Editorial: Don’t scale back public access to data
School District 833 administrators recently bent the ears of local legislators, asking them to consider making changes to education law in the upcoming legislative session.
Most of the requests seem well-reasoned and worthy of further discussion — from how standardized tests are given to how certain funding is used.
One of the district’s suggested changes, however, should advance no further than the brief discussion held earlier this month.
South Washington County Schools suggested that the Minnesota Data Practices Act be changed to require that data requests be of “general interest” to the public in order to be fulfilled by a school district or, essentially, any other public body or agency that falls under the Data Practices Act.
If that sounds like a bunch of legalese, consider it this way: The district is suggesting a rather significant change to a state law that for decades has guaranteed that even seemingly obscure elements of government data remain open to the public. The district’s proposal is a broad-brush approach that could scale back access to information and should not receive legislative consideration. (The fact that none of the three legislators present — Sens. Katie Sieben and Susan Kent and Rep. JoAnn Ward — endorsed the measure is a good sign.)
The Data Practices Act spells out in great detail myriad types of information available to the public. Want to know about government employee salaries, school budget details or health data? How about tax and property records, crime statistics or public transportation ridership data? In most cases that’s all available to anybody under the Data Practices Act.
Of course, data requested by the public (or media) must be prepared by a government employee — in order to fulfill someone’s request for access. That apparently is the rub for District 833. Superintendent Keith Jacobus said the district believes it practices transparency but some public data requests create an extensive workload for the employee or employees who must compile the data.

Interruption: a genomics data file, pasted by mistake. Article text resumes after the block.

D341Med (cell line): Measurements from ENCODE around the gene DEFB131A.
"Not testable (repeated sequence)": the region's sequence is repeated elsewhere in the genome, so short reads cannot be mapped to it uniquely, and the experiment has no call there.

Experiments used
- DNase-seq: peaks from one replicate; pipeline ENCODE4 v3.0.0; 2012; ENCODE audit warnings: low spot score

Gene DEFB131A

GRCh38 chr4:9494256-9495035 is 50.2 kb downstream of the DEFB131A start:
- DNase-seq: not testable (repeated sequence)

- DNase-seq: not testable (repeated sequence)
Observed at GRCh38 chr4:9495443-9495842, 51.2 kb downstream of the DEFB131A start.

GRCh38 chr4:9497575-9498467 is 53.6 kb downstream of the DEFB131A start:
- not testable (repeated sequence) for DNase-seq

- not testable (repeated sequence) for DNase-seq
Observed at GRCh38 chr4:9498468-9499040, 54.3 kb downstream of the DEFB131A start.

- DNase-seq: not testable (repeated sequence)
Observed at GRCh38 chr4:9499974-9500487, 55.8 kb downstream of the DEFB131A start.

So the solution offered is to potentially restrict access to data? That’s certainly not in the public’s best interest. Also, consider the challenge of defining what information would be of “general interest to the public.”
There is a delicate balance surrounding this issue. On the one hand, the public is entitled to all public information kept by District 833 or any other public entity. On the other hand, voluminous requests can overwhelm a school district and tie up workers who have other job responsibilities beyond responding to data requests.
The law already addresses that balance. It provides considerable flexibility in the response time public agencies have to fulfill requests.
Unfettered access to public information is vital to democracy, even if it’s messy, complex and inconvenient. Frivolous data requests should be avoided, but so too should any effort to constrict the public’s access to information.
Let the sun continue to shine on public information.